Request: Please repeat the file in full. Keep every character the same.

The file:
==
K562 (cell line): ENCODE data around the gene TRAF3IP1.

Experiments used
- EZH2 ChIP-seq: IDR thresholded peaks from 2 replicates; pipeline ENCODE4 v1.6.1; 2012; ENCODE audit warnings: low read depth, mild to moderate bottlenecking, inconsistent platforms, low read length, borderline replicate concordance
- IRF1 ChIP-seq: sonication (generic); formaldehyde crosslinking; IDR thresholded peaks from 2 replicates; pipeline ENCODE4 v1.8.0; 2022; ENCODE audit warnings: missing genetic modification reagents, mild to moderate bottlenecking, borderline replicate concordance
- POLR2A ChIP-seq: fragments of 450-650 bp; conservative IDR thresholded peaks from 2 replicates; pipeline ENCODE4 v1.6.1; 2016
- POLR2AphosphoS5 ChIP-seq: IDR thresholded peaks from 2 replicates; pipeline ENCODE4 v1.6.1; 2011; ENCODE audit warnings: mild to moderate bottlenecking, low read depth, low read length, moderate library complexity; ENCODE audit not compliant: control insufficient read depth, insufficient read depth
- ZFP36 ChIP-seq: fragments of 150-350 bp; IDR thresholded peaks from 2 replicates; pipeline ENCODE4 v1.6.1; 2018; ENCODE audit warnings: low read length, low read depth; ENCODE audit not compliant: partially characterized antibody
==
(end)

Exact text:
K562 (cell line): ENCODE data around the gene TRAF3IP1.

Experiments used
- EZH2 ChIP-seq: IDR thresholded peaks from 2 replicates; pipeline ENCODE4 v1.6.1; 2012; ENCODE audit warnings: low read depth, mild to moderate bottlenecking, inconsistent platforms, low read length, borderline replicate concordance
- IRF1 ChIP-seq: sonication (generic); formaldehyde crosslinking; IDR thresholded peaks from 2 replicates; pipeline ENCODE4 v1.8.0; 2022; ENCODE audit warnings: missing genetic modification reagents, mild to moderate bottlenecking, borderline replicate concordance
- POLR2A ChIP-seq: fragments of 450-650 bp; conservative IDR thresholded peaks from 2 replicates; pipeline ENCODE4 v1.6.1; 2016
- POLR2AphosphoS5 ChIP-seq: IDR thresholded peaks from 2 replicates; pipeline ENCODE4 v1.6.1; 2011; ENCODE audit warnings: mild to moderate bottlenecking, low read depth, low read length, moderate library complexity; ENCODE audit not compliant: control insufficient read depth, insufficient read depth
- ZFP36 ChIP-seq: fragments of 150-350 bp; IDR thresholded peaks from 2 replicates; pipeline ENCODE4 v1.6.1; 2018; ENCODE audit warnings: low read length, low read depth; ENCODE audit not compliant: partially characterized antibody